Arctic Ocean


The researchers believe Saharan air reaching the Arctic was a rare but significant factor in an unusual warming event two years ago.

In the winter of 2015/16, something happened that had never before been seen on this scale: at the end of December, temperatures rose above zero degrees Celsius for several days in parts of the Arctic, reports Phys.org. Temperatures of up to eight degrees were registered north of Svalbard.

Temperatures this high have not been recorded in the winter half of the year since the beginning of systematic measurements at the end of the 1970s. As a result of this unusual warmth, the sea ice began to melt.

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Image credit: BBC


Looks like UK councils have better things to do than worry about providing charging points for a few electric car owners. There are no council-run filling stations after all.

Just five councils across England have taken advantage of a government backed scheme for funding electric car charge points, ministers have revealed.

Jesse Norman and Claire Perry, respectively ministers for transport and climate change, have written to local authorities urging them to take advantage of the On-Street Residential Charge point Scheme, which was launched in 2016, reports Utility Week.

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energy_cleaning_3057805The May government’s greenwashing is classic displacement activity. Productivity numbers released by the Office for National Statistics earlier this month should be front and centre of every government policy. Normally productivity growth falls in a recession but then bounces back to the previous trend, the ONS says. This time it didn’t. If productivity had returned to its pre-downturn trend, output per hour would have been very nearly 19.8 per cent higher. Imagine – workers’ pre-tax incomes one fifth higher; a fast-disappearing budget deficit; a government able to cut taxes and provide more resources for the NHS – taxing plastic cups won’t solve the NHS winter crisis – and more money for schools. A strong economy would sail through Brexit and not have ministers quivering in their boots. Instead the conversation is about disposable cups and plastic waste.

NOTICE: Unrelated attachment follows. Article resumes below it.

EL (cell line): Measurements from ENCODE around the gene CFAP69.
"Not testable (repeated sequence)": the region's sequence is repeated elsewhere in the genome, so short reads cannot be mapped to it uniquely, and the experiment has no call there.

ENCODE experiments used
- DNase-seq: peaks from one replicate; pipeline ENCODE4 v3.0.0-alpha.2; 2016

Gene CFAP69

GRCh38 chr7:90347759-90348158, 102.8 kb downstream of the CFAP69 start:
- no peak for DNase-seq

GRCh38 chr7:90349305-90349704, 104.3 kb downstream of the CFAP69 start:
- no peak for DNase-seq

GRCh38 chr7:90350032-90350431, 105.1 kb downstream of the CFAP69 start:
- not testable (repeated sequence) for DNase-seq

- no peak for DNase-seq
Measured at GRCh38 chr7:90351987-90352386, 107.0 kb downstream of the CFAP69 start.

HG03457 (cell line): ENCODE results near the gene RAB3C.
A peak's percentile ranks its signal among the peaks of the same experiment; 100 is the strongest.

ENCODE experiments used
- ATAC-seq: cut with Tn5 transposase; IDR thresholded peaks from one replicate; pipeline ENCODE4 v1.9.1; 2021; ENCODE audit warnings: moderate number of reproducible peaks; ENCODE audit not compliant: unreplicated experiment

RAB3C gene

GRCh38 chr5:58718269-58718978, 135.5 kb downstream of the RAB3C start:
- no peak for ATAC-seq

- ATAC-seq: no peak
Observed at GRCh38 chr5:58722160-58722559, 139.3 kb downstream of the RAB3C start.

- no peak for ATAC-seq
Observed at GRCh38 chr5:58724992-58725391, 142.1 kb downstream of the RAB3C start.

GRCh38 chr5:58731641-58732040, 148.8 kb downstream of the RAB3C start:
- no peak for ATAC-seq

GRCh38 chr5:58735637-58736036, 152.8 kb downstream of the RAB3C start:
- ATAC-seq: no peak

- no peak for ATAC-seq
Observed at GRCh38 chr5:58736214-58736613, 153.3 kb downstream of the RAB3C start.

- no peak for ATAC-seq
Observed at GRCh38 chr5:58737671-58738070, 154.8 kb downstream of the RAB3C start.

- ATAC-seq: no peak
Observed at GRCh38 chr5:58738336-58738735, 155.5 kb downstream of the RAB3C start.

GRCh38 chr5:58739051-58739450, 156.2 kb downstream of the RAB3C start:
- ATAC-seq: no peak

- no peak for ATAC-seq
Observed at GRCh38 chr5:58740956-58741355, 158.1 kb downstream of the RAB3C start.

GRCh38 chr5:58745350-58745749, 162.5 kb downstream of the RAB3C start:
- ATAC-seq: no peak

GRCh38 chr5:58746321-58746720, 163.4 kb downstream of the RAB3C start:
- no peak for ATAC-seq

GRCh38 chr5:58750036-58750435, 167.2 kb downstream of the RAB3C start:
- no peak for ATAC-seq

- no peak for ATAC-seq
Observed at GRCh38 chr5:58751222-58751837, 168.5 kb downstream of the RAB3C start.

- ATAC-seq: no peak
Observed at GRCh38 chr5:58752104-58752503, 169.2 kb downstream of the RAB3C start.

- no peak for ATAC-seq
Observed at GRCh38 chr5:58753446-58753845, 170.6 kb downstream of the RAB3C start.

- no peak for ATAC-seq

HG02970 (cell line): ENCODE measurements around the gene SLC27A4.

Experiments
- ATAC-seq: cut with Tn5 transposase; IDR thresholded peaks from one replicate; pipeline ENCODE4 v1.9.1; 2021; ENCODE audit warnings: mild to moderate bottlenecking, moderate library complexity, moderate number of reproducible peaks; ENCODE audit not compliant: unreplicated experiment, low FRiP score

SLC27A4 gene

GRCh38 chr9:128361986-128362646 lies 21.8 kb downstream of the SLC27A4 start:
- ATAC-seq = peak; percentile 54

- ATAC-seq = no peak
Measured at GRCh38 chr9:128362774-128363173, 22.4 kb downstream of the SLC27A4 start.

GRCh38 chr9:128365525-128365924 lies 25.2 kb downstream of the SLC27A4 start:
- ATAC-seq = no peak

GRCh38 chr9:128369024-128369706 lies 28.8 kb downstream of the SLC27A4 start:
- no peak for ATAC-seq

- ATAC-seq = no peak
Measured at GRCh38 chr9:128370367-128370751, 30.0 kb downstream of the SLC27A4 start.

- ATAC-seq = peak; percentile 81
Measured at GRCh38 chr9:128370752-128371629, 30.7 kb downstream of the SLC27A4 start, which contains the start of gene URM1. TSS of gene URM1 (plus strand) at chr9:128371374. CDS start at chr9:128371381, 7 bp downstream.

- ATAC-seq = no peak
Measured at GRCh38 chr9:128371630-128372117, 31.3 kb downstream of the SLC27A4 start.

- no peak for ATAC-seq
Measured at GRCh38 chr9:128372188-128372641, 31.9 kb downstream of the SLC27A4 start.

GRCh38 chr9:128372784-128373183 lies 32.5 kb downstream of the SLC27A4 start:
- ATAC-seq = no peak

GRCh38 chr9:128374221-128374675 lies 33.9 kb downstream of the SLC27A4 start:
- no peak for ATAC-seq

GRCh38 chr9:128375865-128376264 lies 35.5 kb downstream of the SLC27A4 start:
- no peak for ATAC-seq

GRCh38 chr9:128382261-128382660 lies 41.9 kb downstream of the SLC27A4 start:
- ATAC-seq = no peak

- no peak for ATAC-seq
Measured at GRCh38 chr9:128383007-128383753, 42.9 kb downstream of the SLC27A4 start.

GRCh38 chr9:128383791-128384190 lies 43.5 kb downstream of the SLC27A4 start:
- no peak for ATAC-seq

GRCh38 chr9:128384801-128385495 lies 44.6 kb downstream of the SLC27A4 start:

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US winter storm 2018 [image credit: NASA]


A sort of review of leading ice age theories. A paper by Ralph Ellis that was featured at the Talkshop gets a mention. A point not mentioned: the carbon cycle dictates that cooling leads to the oceans absorbing more CO2, while warming leads to more outgassing of it to the atmosphere.

Record cold in America has brought temperatures as low as minus 44C in North Dakota, frozen sharks in Massachusetts and iguanas falling from trees in Florida, writes Matt Ridley.

Al Gore blames global warming, citing one scientist to the effect that this is “exactly what we should expect from the climate crisis”. Others beg to differ: Kevin Trenberth, of America’s National Centre for Atmospheric Research, insists that “winter storms are a manifestation of winter, not climate change”.

Forty-five years ago a run of cold winters caused a “global cooling” scare.

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frack-sectionThe last legal challenge has failed and the initial results impress the boss, so it’s full steam ahead for gas drilling tests in 2018.

Fracking firm Cuadrilla Resources said it has discovered a “very sizeable quantity” of natural gas at its exploration site in Lancashire as it prepares to drill what will be the UK’s first horizontal well in shale rock, reports City AM.

The fresh data, acquired by recovering some 375 feet of core samples from a well at the Preston New Road site, suggests the rock quality is excellent for hydraulic fracturing, or fracking, and holds a high natural gas content in several zones within the shale.

Cuadrilla said it is “exceptionally well positioned to drill its first two horizontal wells into the gas rich zones”.

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Credit: planetsave.com


H/T The GWPF

Trump was more likely winding up the over-zealous climate alarmists, rather than being confused about anything.

Two weeks ago, President Donald Trump greeted the cold snap that was gripping much of the U.S. by tweeting, “Perhaps we could use a little bit of that good old Global Warming.” He was criticized for confusing weather with climate.

But he’s hardly alone in making this mistake say Peiser and Ridley, as we have seen in coverage of the most destructive weather-related events of 2017.

The past year was filled with bad weather news, much of it tragic, with whole communities even now still struggling to recover.

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K2-138 could even have more than five planets. [image credit: NASA/JPL-Caltech]


And it’s a good one. The abstract says: ‘The periods of the five planets are 2.35, 3.56, 5.40, 8.26, and 12.76 days, forming an unbroken chain of near 3:2 resonances.’

The Exoplanet Explorers project has led to the first discovery of a multi-planet system solely through crowdsourcing efforts, as Futurism reports.

Through a project called Exoplanet Explorers, a band of citizen scientists has discovered K2-138, a far-off planetary system that houses least five exoplanets.

This is the first time that a multi-planet system has been discovered entirely through crowdsourcing.

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Wavy jet stream
[image credit: BBC]